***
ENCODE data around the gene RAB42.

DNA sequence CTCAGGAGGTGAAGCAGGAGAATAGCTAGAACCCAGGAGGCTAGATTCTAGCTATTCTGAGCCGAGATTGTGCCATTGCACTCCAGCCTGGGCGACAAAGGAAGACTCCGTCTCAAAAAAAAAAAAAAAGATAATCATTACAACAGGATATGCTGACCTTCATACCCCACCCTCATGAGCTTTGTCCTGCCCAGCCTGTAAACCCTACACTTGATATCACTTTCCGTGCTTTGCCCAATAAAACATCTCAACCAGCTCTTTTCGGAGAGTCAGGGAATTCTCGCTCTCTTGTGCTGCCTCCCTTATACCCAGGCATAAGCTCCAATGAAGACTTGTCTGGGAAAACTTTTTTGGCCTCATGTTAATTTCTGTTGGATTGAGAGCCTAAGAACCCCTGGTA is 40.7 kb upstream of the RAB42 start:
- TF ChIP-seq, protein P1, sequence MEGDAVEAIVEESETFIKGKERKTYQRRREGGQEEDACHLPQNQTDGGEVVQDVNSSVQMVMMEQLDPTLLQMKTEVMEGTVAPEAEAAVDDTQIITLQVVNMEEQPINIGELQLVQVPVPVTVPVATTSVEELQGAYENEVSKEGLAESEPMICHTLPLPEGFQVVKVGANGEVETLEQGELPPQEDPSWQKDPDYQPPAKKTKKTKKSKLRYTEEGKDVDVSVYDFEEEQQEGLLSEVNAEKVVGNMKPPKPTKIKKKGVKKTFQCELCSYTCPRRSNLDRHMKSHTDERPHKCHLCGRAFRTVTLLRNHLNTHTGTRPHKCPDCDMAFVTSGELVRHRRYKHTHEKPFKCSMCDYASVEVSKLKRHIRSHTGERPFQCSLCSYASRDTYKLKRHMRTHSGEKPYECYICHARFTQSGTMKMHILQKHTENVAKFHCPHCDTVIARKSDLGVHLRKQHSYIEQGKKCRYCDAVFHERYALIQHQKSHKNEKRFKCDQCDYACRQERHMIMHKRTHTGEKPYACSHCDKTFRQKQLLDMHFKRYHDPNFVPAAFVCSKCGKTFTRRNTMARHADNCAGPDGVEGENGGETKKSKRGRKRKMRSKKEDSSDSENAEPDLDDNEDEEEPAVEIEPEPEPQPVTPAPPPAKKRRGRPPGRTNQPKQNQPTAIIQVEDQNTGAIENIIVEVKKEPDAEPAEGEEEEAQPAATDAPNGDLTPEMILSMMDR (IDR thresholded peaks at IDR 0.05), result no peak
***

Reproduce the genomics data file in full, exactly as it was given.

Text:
ENCODE data around the gene RAB42.

DNA sequence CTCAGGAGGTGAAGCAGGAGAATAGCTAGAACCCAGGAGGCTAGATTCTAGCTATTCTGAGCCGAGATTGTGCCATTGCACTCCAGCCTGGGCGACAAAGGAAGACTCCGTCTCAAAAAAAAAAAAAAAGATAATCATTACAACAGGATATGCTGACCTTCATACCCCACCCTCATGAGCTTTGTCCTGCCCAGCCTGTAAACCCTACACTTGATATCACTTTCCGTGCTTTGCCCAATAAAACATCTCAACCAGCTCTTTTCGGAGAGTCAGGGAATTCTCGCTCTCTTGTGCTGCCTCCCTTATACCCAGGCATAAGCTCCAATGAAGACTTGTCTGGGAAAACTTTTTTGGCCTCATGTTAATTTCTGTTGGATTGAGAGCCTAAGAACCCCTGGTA is 40.7 kb upstream of the RAB42 start:
- TF ChIP-seq, protein P1, sequence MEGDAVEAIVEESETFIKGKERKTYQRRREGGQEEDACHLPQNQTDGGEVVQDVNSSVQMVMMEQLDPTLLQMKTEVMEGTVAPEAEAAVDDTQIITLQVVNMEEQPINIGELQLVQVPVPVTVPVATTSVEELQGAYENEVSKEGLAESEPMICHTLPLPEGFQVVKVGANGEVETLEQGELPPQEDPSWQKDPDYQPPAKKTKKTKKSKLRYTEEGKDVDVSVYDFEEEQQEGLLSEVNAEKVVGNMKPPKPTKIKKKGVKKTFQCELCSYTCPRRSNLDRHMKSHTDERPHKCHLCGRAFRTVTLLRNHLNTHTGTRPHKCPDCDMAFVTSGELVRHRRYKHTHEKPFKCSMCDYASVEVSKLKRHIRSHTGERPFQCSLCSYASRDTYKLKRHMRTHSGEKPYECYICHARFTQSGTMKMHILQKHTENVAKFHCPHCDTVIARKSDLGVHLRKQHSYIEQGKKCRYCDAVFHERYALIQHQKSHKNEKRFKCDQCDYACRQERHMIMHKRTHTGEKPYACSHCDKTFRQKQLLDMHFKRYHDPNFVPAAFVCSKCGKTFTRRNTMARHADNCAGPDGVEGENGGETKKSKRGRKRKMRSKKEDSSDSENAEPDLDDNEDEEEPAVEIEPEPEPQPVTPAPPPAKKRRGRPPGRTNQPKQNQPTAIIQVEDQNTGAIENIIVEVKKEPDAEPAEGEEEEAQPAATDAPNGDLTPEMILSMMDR (IDR thresholded peaks at IDR 0.05), result no peak